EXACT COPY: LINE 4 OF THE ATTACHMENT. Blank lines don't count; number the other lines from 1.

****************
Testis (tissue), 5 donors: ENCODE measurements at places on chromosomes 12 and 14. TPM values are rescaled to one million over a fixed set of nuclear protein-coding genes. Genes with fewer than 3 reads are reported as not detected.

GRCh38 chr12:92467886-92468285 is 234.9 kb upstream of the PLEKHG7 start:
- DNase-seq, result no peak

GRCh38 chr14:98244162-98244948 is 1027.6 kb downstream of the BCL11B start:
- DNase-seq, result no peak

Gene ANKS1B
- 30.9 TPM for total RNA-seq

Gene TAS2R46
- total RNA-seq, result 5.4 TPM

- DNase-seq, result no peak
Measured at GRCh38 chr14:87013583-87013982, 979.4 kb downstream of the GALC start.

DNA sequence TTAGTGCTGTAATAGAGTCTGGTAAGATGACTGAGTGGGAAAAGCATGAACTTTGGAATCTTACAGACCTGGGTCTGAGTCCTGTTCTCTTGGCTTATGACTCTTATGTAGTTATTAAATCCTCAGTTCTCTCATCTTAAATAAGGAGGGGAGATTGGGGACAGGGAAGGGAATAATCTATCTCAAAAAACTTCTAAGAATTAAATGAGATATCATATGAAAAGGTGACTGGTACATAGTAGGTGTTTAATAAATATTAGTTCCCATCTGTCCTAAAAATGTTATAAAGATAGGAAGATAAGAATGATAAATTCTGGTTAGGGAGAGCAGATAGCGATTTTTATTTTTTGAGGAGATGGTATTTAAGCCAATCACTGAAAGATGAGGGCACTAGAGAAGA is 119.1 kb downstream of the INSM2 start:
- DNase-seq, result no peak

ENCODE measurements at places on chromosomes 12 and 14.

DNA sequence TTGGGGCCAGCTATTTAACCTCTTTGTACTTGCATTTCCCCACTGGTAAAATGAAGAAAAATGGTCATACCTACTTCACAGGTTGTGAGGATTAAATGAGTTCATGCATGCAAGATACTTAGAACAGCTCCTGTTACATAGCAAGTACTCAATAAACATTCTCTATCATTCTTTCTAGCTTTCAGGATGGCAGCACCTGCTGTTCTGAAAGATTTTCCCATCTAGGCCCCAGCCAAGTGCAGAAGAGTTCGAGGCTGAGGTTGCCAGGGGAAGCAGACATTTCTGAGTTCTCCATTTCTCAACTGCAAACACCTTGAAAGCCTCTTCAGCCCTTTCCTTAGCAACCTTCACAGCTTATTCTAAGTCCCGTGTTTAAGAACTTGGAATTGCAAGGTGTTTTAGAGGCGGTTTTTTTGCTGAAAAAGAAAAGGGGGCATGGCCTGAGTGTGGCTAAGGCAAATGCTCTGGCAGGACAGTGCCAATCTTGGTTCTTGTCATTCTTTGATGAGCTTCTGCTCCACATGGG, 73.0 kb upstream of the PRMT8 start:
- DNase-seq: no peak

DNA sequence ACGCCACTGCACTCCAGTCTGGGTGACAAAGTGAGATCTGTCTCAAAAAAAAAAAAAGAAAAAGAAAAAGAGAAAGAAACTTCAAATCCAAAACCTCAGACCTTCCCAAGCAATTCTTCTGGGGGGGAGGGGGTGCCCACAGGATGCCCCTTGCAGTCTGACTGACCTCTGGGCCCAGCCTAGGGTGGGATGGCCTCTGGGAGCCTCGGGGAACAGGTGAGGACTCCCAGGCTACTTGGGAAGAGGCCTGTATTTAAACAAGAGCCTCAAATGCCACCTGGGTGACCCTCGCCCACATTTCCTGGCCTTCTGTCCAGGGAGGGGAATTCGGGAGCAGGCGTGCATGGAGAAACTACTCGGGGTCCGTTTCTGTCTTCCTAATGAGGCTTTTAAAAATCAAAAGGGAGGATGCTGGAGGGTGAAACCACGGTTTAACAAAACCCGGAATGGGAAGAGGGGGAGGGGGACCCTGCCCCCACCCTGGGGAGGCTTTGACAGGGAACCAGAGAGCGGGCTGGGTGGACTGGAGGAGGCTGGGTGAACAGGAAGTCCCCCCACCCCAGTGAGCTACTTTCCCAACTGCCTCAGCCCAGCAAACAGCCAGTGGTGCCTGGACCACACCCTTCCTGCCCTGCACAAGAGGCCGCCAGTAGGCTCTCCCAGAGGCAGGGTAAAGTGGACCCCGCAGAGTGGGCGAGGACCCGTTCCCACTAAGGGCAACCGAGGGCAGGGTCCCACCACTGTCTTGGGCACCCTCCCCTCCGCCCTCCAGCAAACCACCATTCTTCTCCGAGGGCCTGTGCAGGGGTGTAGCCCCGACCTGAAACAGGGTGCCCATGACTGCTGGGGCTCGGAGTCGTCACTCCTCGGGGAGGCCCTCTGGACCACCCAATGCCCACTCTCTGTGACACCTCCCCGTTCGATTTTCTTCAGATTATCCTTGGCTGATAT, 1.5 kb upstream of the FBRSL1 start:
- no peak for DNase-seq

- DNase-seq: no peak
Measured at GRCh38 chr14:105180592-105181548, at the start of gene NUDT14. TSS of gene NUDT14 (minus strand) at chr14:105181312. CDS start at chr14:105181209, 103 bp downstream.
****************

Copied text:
GRCh38 chr14:98244162-98244948 is 1027.6 kb downstream of the BCL11B start: